Look down the list of Nebraska’s best-attended tourist attractions during 2012, and it’s no surprise to see that the top spot is held by the Henry Doorly Zoo, followed by lakes and recreational areas.
Then comes the first museum on the Nebraska Tourism Commission’s list: the Omaha Children’s Museum. Last year, the museum hosted more than 253,000 visitors.
That’s a remarkable number of boys and girls who romped through the museum’s aptly named Wiggle Room for toddlers, petted farm-animal statues in the Rainbow Farm, applied paint brush to paper in the Creative Arts Center, squealed as an air pump whooshed colorful plastic balls into the air at the Charlie Campbell Science and Technology Center or viewed the other permanent and special exhibits.
As Nebraska’s most-attended museum, this Omaha facility, which has been at its location at 20th Street and St. Mary’s Avenue since 1989, is worth a closer look for its importance as a community asset, its recent forays in exploring cooperative work with the rest of the state and the lessons it provides about worthwhile practices for a nonprofit.
>> Community asset. Omaha is often rightly touted as a great place to raise a family, and the museum (which has won local and national honors in recent years for its quality and leadership) is an important asset in that regard.
Lindy Hoyer, the museum’s executive director, notes that the museum partners with 13 schools, including in Council Bluffs, and last year hosted more than 1,700 schoolchildren.
On the tourism front, the museum participates in joint promotional campaigns under the Omaha Convention and Visitors Bureau. Some 23 percent of the museum’s visitors last year were from out of state.
Nebraska is developing a national reputation for its focus on early childhood development, and the Children’s Museum takes a strong interest in the issue. David Cota, a banker and member of the museum’s executive committee, notes that “the power of play as a facilitator of learning” is regarded as a crucial part of a child’s intellectual and emotional growth.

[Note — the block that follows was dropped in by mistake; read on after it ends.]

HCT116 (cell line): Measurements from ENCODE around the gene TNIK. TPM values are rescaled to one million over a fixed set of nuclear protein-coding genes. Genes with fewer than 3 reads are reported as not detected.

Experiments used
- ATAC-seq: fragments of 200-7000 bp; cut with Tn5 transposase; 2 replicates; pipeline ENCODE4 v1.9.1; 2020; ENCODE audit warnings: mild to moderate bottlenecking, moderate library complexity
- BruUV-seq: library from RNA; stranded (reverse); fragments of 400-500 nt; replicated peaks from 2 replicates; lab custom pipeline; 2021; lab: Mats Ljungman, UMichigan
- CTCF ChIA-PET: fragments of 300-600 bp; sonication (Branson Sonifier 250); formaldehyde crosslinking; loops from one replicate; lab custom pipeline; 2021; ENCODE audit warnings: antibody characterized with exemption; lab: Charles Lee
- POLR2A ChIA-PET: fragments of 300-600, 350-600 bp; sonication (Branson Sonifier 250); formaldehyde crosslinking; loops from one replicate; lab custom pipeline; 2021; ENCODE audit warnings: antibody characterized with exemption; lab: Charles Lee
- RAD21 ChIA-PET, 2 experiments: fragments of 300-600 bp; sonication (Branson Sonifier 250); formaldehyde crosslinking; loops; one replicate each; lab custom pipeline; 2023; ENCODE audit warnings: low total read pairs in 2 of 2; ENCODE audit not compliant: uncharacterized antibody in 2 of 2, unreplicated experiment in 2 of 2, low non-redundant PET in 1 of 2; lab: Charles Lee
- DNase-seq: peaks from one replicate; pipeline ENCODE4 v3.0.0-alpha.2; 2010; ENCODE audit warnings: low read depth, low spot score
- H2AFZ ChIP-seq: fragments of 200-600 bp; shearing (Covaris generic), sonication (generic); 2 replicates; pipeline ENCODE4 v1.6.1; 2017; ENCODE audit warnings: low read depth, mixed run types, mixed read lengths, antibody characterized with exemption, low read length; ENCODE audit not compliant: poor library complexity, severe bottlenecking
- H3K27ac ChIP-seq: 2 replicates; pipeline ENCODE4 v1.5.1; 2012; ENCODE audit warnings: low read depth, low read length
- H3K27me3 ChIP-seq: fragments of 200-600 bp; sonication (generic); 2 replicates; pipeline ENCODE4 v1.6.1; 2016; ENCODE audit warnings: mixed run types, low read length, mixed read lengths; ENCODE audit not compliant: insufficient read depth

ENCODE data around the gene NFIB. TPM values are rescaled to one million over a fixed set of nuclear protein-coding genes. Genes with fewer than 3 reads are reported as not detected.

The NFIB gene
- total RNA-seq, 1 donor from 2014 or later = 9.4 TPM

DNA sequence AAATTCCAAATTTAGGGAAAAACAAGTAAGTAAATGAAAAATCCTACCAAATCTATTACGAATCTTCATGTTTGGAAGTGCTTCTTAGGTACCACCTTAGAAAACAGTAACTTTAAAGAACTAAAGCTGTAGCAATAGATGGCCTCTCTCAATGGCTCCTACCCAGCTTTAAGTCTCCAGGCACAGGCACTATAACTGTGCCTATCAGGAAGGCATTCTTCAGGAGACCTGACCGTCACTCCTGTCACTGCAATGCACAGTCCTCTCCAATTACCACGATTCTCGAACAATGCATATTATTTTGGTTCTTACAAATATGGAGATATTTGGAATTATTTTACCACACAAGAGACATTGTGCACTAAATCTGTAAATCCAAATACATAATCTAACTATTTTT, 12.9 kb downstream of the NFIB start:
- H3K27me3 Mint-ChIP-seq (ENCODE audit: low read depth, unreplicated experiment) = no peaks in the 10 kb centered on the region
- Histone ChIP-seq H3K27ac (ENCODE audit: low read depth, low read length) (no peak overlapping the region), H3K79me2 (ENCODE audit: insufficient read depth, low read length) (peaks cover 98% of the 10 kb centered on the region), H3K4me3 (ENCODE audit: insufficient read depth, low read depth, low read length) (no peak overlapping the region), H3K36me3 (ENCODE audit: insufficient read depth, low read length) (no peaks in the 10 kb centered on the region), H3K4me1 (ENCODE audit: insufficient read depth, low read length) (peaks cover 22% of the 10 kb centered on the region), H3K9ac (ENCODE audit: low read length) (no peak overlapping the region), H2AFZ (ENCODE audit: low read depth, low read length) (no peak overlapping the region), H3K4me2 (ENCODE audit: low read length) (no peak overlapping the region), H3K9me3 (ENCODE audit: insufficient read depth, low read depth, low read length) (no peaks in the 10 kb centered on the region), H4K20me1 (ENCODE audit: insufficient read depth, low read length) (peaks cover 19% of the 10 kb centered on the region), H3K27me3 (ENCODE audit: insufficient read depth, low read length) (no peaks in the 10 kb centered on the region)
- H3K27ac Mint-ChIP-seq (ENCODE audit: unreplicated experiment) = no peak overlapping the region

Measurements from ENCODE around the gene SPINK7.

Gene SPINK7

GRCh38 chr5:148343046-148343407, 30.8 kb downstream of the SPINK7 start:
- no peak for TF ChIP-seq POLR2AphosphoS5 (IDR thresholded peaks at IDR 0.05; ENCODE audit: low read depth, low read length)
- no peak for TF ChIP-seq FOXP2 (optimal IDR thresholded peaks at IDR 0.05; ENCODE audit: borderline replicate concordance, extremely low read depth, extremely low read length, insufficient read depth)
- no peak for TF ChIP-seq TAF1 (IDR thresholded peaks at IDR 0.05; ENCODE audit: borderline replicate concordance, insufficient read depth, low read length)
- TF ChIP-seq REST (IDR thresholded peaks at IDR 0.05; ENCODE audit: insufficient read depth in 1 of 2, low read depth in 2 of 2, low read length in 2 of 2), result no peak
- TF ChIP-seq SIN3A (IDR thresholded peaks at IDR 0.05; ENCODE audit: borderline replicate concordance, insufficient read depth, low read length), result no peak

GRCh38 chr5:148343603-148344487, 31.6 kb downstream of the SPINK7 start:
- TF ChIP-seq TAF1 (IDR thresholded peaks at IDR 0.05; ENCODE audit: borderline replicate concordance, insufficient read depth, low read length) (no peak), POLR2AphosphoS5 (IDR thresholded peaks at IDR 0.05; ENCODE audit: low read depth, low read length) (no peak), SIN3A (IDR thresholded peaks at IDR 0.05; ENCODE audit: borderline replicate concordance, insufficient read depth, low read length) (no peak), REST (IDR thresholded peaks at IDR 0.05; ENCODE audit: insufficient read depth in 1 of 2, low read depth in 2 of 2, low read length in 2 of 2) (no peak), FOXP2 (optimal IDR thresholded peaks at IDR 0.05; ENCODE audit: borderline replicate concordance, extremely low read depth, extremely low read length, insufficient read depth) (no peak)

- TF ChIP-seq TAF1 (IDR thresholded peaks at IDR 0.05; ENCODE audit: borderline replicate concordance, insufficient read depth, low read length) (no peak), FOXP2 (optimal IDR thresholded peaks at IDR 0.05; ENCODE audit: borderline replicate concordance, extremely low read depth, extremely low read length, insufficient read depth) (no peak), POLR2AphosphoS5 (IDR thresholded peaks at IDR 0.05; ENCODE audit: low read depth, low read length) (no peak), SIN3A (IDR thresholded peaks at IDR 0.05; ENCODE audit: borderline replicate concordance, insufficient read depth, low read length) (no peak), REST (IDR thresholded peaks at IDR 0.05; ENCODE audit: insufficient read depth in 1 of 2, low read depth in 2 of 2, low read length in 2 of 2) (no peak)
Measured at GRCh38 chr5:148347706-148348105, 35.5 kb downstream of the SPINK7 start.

>> Outreach. The museum last year launched a new permanent exhibit — complete with impressive interactive technology — called Fantastic Future Me, in which children explore career options. Gallup provided valuable help with the project, which will be traveling the state under the auspices of the Nebraska Educational Savings Trust, the state’s college savings plan overseen by Treasurer Don Stenberg.
The museum also is working with the University of Nebraska and the Nebraska Farm Bureau, among others, to develop projects to help children understand farming, including the remarkable variety of occupations in the farm science sector.
>> Nonprofit practices. Omaha has a wide array of successful nonprofits, and each has its own needs and circumstances; what works for one won’t necessarily work for another. But many practices at the Omaha Children’s Museum are worth highlighting.
>> Beyond the status quo. Museum’s leaders regularly evaluate and refine programs. Part of the process is acknowledging projects that didn’t pan out as hoped.
>> Emphasis on quality. When an organization consistently aims for high quality, Hoyer says, it promotes the public’s positive expectations. As a result, she says, the public views an organization such as a children’s museum not as a nicety but a necessity.
>> Partnerships. The museum partners with more than 60 Omaha-area organizations and businesses. The museum has the option to buy generic displays but instead chooses in many cases to develop its own exhibits in partnership with local companies.
>> Volunteers. Over the course of the year, the museum (with 27 full-time staff members and 36 part-time ones) is aided by 210 volunteers, many from local companies that want to continue participating in the museum’s projects.
It’s worth understanding Nebraska’s most-attended museum. The leaders, staff and supporters of Omaha Children’s Museum indeed are setting the bar high.